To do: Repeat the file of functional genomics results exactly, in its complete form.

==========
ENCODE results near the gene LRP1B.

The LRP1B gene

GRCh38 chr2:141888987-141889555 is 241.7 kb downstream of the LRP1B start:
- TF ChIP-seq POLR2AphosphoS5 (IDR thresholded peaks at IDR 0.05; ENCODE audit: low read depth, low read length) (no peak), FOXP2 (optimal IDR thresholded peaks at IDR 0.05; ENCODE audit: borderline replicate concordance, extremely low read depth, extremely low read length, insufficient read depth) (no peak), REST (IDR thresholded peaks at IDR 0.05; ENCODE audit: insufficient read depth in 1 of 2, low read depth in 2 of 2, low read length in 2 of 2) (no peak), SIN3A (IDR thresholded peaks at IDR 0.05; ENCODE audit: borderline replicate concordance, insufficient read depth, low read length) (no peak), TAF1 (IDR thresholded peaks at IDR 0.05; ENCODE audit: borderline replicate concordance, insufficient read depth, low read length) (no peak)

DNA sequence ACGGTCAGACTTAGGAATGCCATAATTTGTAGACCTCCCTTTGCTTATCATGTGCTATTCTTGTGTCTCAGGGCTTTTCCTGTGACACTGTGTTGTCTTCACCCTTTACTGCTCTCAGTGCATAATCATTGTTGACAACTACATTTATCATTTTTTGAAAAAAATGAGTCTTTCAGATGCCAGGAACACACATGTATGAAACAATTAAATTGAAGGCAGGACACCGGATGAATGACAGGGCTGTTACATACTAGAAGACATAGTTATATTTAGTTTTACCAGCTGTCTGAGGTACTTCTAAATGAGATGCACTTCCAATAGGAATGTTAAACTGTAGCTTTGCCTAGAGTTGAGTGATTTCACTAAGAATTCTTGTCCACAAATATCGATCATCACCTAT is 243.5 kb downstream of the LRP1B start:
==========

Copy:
ENCODE results near the gene LRP1B.

The LRP1B gene

GRCh38 chr2:141888987-141889555 is 241.7 kb downstream of the LRP1B start:
- TF ChIP-seq POLR2AphosphoS5 (IDR thresholded peaks at IDR 0.05; ENCODE audit: low read depth, low read length) (no peak), FOXP2 (optimal IDR thresholded peaks at IDR 0.05; ENCODE audit: borderline replicate concordance, extremely low read depth, extremely low read length, insufficient read depth) (no peak), REST (IDR thresholded peaks at IDR 0.05; ENCODE audit: insufficient read depth in 1 of 2, low read depth in 2 of 2, low read length in 2 of 2) (no peak), SIN3A (IDR thresholded peaks at IDR 0.05; ENCODE audit: borderline replicate concordance, insufficient read depth, low read length) (no peak), TAF1 (IDR thresholded peaks at IDR 0.05; ENCODE audit: borderline replicate concordance, insufficient read depth, low read length) (no peak)

DNA sequence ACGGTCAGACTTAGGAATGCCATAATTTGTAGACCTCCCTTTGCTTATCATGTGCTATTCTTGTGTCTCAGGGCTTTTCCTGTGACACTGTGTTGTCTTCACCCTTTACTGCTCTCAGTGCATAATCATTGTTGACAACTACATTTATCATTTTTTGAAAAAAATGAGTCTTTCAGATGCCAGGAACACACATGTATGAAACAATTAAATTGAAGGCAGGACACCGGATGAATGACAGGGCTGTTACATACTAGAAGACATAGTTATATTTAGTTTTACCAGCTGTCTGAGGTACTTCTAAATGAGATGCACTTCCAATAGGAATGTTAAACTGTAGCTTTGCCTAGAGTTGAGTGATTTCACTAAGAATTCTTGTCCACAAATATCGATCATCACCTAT is 243.5 kb downstream of the LRP1B start: